‘April and the Extraordinary World’ (‘Avril et le monde truque’): Film Review
Marion Cotillard voices this animated tale inspired by the world of Jacques Tardi.
The work of the great comic book artist Jacques Tardi is cleverly and beautifully carried to the big screen in April and the Extraordinary World (Avril et le monde truque), a surreal sci-fi period piece that reimagines mid-20th century Paris as a smog-filled, steam-powered Napoleonic empire whose future lies in the hands of an orphaned young woman, voiced by French star Marion Cotillard.
Winner of the top prize at this year’s Annecy fest, the StudioCanal release — directed by Christian Desmares and Franck Ekinci — is another case of Gallic animation providing a witty 2D alternative to mainstream feature-length fare in a movie that pays homage to both film noir and Jules Verne while satirizing France’s industrial past. If the third act gets a tad broad, April nonetheless delivers enough intelligent laughs to satisfy discerning audiences, with more accolades due on the horizon.
Tardi has been one of France's leading graphic novelists for several decades, employing a thick ligne claire style heavily influenced by films of the 1930s and '40s, with many stories set within the grim working-class neighborhoods of Paris. He’s illustrated everything from Celine’s Journey to the End of the Night to historical accounts of the First and Second World Wars, while contributing to the “steampunk” aesthetic with his series Adele Blanc-Sec (adapted to the screen by Luc Besson in a busy live-action version).
Transforming Tardi’s unique world into a full-fledged narrative, screenwriters Ekinci and Benjamin Legrand (who penned the original Snowpiercer comics) imagine what would happen if France circa 1941 was still stuck in the Industrial Revolution, with automobiles and overhead cable cars powered by fossil-fueled steam engines. Choking in a polluted haze — which isn’t all that different from today, actually — Paris is a depicted as a gloomy capital flanked by not one but two Eiffel Towers and ruled by Napoleon V, who’s entrusted a tenacious police chief, Pizoni (Benoit Briere), to capture a serum that could render France’s army immortal in the ongoing world charcoal wars (which, in one of several shrewd twists, are being fought over peaceful, tree-filled Canada).
The serum is the invention of a family of scientists who, in a fast and fun prologue, are shown to have all but disappeared, leaving behind their teenage daughter, April (Cotillard), to carry on their mission. April is a tomboyish loner whose only friend is her snide talking cat, Darwin (voiced by actor-singer Philippe Katerine), though she soon teams up with one of Pizoni’s agents, Julius (Marc-Andre Grondin), on a journey that will take them to the heart of the empire and beyond, divulging the vast conspiracy that has made the world what it is — and could possibly make it better.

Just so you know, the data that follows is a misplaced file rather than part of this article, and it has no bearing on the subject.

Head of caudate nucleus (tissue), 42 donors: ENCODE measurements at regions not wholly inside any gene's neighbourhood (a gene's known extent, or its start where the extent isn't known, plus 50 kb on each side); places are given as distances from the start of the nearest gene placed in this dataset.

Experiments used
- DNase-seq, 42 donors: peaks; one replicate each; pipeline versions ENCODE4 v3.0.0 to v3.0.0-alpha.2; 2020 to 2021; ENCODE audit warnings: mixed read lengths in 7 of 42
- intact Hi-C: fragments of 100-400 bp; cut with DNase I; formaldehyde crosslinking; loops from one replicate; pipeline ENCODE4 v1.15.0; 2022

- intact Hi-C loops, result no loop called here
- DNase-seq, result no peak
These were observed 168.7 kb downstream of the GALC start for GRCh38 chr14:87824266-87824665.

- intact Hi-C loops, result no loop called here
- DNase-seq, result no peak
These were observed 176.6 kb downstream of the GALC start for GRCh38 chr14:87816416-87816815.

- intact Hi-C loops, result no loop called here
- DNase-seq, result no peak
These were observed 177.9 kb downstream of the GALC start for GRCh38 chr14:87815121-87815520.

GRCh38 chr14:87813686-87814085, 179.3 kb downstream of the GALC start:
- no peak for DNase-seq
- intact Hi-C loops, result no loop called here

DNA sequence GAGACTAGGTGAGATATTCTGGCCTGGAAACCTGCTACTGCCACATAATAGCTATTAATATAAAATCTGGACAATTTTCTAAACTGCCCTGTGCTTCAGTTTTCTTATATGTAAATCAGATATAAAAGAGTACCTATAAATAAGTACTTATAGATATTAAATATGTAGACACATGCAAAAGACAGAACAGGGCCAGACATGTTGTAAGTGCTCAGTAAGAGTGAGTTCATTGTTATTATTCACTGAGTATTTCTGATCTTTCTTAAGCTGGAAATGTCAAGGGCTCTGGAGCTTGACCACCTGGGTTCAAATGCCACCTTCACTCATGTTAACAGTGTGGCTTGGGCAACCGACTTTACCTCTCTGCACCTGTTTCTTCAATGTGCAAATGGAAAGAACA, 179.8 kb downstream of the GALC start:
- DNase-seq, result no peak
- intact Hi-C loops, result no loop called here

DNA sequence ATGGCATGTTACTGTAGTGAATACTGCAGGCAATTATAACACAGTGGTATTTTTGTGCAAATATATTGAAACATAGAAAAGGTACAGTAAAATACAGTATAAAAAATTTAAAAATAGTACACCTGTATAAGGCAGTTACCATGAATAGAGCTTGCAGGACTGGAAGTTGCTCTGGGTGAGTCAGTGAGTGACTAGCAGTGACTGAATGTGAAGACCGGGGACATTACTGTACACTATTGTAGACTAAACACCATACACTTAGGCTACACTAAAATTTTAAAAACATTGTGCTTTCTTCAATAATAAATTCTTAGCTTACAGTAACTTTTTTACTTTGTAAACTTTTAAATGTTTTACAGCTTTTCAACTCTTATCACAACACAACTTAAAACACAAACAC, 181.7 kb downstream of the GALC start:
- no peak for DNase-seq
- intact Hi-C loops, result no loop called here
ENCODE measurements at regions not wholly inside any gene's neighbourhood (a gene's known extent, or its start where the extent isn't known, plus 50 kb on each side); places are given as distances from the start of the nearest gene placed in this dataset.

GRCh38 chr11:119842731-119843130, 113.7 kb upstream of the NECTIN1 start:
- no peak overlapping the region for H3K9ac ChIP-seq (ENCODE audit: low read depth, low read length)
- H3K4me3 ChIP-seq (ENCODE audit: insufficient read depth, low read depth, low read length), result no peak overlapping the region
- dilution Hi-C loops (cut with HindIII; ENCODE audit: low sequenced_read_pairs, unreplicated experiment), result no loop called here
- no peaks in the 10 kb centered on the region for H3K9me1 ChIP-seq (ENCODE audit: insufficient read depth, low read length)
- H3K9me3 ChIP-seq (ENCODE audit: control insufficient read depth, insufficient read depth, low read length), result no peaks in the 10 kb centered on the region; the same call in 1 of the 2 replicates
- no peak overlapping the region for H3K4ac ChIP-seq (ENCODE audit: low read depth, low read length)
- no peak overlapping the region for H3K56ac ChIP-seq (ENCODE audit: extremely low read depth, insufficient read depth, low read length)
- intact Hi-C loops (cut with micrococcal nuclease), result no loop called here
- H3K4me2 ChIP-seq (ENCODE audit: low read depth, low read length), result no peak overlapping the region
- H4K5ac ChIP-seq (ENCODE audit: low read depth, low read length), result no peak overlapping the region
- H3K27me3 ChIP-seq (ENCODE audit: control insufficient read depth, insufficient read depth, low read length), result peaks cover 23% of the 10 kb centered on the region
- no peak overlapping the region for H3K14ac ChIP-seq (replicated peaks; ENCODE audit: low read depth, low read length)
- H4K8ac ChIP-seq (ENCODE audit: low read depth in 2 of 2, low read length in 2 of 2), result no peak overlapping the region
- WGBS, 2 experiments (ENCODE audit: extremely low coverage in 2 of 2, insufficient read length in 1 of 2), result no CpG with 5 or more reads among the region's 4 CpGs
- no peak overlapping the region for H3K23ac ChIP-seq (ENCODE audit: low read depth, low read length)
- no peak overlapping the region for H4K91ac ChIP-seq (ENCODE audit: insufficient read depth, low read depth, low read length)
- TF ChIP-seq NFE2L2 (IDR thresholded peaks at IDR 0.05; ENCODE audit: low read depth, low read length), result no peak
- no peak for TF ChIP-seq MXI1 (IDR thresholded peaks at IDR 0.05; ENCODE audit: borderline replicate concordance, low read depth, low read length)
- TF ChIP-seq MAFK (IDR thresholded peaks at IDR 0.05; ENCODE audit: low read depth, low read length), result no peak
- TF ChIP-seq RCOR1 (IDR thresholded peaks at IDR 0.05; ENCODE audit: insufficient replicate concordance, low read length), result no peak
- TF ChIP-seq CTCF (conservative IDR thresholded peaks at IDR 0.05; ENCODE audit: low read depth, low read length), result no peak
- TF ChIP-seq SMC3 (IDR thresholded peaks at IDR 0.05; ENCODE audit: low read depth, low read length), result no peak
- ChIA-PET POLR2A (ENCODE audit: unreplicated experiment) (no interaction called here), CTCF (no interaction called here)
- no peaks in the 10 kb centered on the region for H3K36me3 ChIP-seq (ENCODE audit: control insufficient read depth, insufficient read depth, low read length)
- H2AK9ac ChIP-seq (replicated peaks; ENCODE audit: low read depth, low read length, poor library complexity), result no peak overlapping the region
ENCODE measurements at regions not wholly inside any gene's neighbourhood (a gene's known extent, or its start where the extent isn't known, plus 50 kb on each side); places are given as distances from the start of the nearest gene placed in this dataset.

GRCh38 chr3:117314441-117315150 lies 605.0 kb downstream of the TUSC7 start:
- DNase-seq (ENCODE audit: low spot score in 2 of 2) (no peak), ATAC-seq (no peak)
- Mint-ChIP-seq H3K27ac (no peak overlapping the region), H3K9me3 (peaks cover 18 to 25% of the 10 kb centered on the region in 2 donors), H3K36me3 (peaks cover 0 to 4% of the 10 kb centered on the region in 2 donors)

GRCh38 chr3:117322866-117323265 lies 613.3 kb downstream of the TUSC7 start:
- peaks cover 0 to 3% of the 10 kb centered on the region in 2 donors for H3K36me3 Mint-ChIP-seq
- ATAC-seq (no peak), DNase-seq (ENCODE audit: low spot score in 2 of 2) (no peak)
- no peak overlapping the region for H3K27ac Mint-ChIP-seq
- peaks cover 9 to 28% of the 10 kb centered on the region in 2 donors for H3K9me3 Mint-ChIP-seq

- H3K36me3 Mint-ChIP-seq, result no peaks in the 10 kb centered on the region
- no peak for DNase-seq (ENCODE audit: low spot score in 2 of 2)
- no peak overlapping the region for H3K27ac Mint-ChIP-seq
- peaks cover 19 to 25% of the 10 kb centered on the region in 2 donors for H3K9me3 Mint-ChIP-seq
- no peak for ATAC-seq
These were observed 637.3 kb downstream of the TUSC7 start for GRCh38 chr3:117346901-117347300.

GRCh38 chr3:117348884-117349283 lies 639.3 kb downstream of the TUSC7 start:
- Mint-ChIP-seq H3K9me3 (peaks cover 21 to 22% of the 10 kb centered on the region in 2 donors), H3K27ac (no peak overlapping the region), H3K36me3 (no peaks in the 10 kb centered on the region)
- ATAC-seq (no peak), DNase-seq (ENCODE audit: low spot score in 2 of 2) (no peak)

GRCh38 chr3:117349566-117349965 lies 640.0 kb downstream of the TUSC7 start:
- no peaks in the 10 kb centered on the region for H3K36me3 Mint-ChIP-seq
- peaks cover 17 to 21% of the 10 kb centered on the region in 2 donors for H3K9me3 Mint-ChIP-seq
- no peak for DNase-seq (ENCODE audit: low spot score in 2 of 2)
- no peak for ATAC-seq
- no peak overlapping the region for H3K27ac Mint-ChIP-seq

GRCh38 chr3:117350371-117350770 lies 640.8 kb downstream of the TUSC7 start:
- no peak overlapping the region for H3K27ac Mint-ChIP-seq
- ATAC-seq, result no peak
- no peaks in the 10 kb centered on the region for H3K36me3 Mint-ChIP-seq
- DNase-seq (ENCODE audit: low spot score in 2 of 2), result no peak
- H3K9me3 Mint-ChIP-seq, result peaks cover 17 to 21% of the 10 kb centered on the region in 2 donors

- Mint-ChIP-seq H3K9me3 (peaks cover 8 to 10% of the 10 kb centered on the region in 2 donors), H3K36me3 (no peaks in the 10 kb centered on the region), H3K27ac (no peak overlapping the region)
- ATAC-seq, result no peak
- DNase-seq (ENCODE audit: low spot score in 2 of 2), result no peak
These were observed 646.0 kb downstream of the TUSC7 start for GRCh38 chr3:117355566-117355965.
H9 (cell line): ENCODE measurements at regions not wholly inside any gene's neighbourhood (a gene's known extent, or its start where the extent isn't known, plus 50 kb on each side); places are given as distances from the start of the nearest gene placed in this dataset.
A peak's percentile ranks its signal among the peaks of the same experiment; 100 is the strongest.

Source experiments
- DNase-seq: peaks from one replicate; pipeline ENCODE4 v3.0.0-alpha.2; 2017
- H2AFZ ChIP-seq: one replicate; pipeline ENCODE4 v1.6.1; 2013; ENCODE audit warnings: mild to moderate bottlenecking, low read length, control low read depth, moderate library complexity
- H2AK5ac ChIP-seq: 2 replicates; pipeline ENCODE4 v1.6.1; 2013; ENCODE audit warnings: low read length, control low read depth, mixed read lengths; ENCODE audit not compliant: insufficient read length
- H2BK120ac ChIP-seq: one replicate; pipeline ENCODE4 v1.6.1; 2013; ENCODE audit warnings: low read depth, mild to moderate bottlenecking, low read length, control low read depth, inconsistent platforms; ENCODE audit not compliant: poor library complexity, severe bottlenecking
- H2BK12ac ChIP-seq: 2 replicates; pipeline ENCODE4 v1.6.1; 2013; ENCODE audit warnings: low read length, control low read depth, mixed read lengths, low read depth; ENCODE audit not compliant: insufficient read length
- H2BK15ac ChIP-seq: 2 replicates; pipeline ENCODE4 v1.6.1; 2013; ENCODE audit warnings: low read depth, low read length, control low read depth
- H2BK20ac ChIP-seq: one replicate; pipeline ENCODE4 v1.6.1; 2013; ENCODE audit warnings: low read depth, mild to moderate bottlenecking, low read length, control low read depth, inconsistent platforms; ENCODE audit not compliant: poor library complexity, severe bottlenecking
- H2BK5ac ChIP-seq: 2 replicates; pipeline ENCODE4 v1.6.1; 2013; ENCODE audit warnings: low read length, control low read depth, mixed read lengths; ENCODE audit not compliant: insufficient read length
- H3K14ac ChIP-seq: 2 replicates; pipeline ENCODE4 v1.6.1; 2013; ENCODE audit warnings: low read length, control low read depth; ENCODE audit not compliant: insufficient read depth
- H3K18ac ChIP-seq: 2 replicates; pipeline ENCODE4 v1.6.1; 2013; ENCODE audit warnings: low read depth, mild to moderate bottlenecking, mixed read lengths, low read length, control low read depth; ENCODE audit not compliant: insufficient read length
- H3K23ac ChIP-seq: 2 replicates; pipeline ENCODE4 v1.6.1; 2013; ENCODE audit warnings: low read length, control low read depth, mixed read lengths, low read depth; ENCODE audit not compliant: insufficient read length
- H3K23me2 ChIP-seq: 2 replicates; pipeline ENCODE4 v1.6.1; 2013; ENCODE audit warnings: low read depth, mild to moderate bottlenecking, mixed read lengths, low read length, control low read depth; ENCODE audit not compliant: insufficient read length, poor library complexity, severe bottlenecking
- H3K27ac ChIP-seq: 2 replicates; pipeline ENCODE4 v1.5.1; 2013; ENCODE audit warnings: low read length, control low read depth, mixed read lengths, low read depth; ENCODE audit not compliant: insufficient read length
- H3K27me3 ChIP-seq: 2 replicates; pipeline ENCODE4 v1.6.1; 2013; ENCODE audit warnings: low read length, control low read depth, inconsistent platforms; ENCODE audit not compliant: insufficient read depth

There’s plenty of sociopolitical satire to chew on in the filmmakers’ depiction of a France that’s technologically far behind the times but arrogant enough not to know it, with lots of comic relief coming from April’s granddad, Pops (the great Jean Rochefort), who one-ups everyone around him with his brilliantly wacky inventions — including a full-scale Victorian-style house that, at one point, gets up on its own six legs, runs out onto the street and jumps into the Seine.
Providing many such tongue-in-cheek moments amid an otherwise dark tale of greed, hubris and environmental devastation, Ekinci and Desmares artfully portray an extraordinary world — or a “rigged world,” per the French title — that’s never too far from our own, and the film’s save-the-planet message is as pertinent right now as it is in Tardi’s twisted parallel universe of steel, smoke and urban malaise. (One memorable scene has couples dancing with gas masks at a Parisian carnival.) It’s only when the story heads to pure sci-fi territory later on that April stretches itself a bit thin, though a smart epilogue manages to put things in perspective for both the characters and viewer.
Agreeably old-school in its animation approach, the movie bathes us in a sepia-toned epoch stretching from the late 19th century until the 1940s — a period when France was still a leader in terms of innovation and where visitors from across the globe could marvel at steel-and-glass constructions like the Grand Palais (a key location in the film). By showing that one of the high points of modern French history could also be the source of its dystopic demise, Tardi and his team ingeniously underline the hard costs of technological progress, or in this case, regress. One step forward, two steps back.
Production companies: Je Suis Bien Content, StudioCanal, Arte France Cinema, Jouror Distribution, Kaibou Production, Need Productions, RTBF-Radio Television Belge Francophone, Proximus, Wallimage SA
Cast: Marion Cotillard, Marc-Andre Grondin, Jean Rochefort, Philippe Katerine, Bouli Lanners, Olivier Gourmet
Directors: Franck Ekinci, Christian Desmares
Screenwriters: Franck Ekinci, Benjamin Legrand
Producers: Marc Jousset, Brice Garnier, Franck Ekinci, Michel Dutheil
Graphic creator: Tardi
Artistic directors: Luciano Lepinay, Christian Desmares
Animators: Patrick Imbert, Nicola Lemay, Nicolas Debray
Editor: Nazim Meslem
Composer: Valentin Hadjadj
International sales: StudioCanal
Not rated, 103 minutes